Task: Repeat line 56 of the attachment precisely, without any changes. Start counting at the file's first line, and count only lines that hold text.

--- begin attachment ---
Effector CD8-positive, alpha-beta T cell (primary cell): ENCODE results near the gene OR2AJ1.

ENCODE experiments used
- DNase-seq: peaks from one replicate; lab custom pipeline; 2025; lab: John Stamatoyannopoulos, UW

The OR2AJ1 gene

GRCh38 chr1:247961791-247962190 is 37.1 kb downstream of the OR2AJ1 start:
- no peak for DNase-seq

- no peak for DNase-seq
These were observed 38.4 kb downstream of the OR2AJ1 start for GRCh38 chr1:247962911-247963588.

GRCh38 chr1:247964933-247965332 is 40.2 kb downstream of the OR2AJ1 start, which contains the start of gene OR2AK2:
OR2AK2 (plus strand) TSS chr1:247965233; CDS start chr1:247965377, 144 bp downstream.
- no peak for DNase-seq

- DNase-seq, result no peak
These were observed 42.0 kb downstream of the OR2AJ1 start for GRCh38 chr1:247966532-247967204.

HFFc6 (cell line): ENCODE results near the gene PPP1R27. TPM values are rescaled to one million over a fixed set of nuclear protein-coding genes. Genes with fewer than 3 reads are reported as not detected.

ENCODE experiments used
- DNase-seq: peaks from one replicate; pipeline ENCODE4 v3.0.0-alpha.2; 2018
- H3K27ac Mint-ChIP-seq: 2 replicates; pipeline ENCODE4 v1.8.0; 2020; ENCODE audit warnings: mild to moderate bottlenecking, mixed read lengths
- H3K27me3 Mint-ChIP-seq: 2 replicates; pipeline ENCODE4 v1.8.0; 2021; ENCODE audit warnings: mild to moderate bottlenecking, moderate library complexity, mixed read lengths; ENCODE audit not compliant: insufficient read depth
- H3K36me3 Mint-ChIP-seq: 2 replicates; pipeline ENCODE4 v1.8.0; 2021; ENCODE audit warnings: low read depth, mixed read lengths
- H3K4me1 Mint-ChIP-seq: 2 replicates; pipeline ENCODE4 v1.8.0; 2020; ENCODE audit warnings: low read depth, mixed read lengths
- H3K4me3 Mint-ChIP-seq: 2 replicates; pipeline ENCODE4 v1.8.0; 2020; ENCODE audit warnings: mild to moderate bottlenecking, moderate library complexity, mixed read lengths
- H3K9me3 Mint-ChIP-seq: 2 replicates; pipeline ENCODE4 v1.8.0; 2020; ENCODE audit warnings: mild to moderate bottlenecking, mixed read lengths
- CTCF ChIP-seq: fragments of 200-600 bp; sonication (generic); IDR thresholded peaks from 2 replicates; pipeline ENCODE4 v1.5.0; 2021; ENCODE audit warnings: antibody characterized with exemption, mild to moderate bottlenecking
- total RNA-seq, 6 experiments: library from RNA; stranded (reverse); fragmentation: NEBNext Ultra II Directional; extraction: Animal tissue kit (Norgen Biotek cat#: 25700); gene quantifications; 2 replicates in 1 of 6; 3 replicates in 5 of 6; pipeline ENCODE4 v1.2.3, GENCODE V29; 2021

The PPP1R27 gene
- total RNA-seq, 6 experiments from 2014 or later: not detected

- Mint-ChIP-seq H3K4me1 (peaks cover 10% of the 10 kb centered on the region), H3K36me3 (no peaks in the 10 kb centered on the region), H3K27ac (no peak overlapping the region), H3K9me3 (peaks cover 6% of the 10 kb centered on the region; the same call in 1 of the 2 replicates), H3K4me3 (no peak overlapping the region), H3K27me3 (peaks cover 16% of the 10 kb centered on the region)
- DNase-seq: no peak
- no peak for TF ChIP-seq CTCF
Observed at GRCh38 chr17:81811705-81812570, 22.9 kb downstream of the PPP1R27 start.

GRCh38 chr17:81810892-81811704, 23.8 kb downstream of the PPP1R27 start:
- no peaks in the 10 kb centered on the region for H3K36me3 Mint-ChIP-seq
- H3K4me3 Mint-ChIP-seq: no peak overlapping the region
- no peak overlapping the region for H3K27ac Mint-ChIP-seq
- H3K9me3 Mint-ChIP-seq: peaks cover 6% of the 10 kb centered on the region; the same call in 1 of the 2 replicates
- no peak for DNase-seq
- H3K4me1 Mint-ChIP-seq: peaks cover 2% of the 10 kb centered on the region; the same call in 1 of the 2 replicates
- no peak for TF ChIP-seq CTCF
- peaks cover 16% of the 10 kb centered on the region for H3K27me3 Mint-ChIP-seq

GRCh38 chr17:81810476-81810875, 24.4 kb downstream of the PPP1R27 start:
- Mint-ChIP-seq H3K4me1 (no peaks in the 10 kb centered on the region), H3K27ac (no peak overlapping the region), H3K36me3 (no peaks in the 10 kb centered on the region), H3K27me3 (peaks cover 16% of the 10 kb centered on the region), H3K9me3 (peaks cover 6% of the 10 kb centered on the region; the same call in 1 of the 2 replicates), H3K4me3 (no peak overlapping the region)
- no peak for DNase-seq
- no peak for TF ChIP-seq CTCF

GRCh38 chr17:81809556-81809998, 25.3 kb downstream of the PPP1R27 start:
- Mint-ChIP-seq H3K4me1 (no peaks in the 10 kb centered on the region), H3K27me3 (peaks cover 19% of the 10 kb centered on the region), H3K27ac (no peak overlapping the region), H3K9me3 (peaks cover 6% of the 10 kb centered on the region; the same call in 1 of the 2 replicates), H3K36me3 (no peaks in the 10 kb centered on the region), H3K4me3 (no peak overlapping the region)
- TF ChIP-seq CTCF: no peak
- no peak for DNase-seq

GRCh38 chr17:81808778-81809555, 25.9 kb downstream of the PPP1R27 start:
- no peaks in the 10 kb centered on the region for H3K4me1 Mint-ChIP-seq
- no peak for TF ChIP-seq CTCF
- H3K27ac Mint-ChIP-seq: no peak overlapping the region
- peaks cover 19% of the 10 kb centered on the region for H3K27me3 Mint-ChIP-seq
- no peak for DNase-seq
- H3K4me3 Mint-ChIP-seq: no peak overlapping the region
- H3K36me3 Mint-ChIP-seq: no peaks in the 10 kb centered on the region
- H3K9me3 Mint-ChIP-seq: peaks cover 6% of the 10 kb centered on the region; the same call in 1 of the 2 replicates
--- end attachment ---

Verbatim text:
- H3K9me3 Mint-ChIP-seq: peaks cover 6% of the 10 kb centered on the region; the same call in 1 of the 2 replicates